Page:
Summary
"... Ericsson in Göteborg. Uppsala University acted as lead partner. The objectives were to develop and to study algorithms and system design for future wireless packet data transmission beyond 3G. In particular, the objective of the program has been to develop and explore a new type of radio system base ..."
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Ericsson in Göteborg. Uppsala University acted as lead partner. The objectives were to develop and to study algorithms and system design for future wireless packet data transmission beyond 3G. In particular, the objective of the program has been to develop and explore a new type of radio system based on adaptive transmission. Wireless IP was initiated as a multiuniversity research project within the SSF PCC program in 2000. It became a SSF IT program funded by 10 MSEK from mid2002 to mid2005, after which the program received a 2.5year extension funded by 5 MSEK from mid 2006 to the end of 2008. During 20022003, the WIP program performed an intense design effort, which resulted in the design and evaluation of a downlink for an adaptive OFDM system. The work discussed and offered answers to the following questions: Can a balanced adaptive OFDMbased downlink be designed without too much overhead due to guardbands and control signaling? What multiuser scheduling gains may be attained in such systems? What spectral efficiency may be expected by using adaptive OFDMbased downlinks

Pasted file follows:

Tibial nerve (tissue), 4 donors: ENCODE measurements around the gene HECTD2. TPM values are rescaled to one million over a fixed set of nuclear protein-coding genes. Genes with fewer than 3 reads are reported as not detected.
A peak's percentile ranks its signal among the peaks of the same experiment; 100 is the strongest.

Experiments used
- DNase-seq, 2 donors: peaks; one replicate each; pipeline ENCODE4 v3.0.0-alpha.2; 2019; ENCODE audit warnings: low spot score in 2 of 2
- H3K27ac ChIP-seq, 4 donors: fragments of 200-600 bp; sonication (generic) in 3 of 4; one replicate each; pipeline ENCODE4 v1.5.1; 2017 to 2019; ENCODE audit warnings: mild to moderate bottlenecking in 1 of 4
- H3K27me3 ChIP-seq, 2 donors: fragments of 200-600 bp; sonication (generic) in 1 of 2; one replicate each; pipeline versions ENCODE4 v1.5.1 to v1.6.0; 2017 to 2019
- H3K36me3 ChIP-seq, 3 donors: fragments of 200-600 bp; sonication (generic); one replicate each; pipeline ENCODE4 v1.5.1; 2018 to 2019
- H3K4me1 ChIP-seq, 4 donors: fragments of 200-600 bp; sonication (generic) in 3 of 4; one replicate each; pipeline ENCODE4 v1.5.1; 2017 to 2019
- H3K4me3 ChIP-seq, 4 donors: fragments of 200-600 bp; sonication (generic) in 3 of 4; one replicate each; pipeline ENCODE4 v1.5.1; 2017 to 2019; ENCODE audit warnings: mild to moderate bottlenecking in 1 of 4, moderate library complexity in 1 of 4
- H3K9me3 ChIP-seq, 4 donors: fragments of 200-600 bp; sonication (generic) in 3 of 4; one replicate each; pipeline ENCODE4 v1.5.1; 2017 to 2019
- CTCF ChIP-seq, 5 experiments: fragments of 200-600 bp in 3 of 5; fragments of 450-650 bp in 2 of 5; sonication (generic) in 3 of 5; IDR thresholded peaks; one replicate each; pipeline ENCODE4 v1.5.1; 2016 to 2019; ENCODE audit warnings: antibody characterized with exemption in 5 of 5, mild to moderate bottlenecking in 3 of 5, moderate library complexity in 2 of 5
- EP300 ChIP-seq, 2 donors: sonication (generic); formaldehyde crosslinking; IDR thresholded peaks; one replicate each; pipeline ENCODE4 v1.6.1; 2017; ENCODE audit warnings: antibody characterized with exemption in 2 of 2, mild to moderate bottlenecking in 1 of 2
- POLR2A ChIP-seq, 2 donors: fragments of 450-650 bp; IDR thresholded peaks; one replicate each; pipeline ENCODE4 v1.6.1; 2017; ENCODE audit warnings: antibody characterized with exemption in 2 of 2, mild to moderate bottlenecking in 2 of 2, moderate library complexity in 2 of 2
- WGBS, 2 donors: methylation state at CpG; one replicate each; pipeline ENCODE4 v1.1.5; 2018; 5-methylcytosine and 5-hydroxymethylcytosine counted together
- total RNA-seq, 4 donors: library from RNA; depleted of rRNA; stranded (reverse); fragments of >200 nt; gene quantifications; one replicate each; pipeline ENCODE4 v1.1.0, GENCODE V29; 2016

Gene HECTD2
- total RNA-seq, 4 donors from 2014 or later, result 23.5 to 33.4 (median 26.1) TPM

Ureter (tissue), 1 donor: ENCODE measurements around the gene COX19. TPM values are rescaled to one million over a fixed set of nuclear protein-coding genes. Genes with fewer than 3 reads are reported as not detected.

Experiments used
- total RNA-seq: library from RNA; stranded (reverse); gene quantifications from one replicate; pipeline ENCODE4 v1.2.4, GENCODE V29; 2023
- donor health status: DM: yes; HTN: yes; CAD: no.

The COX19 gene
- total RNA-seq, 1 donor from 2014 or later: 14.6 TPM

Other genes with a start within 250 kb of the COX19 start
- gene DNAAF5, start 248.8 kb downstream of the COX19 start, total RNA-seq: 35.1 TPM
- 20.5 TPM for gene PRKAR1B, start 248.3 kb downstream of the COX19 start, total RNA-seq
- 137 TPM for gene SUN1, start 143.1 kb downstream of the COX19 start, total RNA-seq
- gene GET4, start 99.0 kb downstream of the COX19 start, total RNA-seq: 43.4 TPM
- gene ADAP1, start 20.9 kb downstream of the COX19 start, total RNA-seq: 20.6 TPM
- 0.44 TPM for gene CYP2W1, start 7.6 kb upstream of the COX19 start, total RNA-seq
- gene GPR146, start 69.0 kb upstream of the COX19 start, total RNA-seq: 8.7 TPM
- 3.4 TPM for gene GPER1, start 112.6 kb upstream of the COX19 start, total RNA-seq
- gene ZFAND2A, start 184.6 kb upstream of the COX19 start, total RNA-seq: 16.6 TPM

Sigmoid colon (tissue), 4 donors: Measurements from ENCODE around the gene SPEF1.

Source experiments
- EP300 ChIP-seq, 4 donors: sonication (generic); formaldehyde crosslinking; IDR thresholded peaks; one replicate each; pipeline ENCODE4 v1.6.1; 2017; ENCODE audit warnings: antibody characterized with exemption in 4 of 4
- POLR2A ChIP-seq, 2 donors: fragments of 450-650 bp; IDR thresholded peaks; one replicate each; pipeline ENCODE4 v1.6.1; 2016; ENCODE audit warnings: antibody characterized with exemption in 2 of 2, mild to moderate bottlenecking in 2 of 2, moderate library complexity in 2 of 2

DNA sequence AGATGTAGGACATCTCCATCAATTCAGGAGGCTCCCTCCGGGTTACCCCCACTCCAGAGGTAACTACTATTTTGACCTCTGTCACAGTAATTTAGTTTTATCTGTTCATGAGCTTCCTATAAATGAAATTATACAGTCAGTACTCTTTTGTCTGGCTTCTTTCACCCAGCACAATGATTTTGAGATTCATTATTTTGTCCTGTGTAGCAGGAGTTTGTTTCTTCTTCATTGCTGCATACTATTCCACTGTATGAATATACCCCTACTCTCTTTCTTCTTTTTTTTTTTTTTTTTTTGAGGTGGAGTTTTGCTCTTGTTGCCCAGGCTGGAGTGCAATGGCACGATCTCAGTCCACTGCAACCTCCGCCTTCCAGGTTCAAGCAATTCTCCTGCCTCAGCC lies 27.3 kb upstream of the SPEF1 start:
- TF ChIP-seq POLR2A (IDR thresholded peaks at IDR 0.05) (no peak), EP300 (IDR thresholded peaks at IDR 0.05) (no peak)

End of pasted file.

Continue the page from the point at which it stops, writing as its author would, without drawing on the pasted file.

DiversityEnhanced Equal Access – Considerable Throughput Gains With 1bit Feedback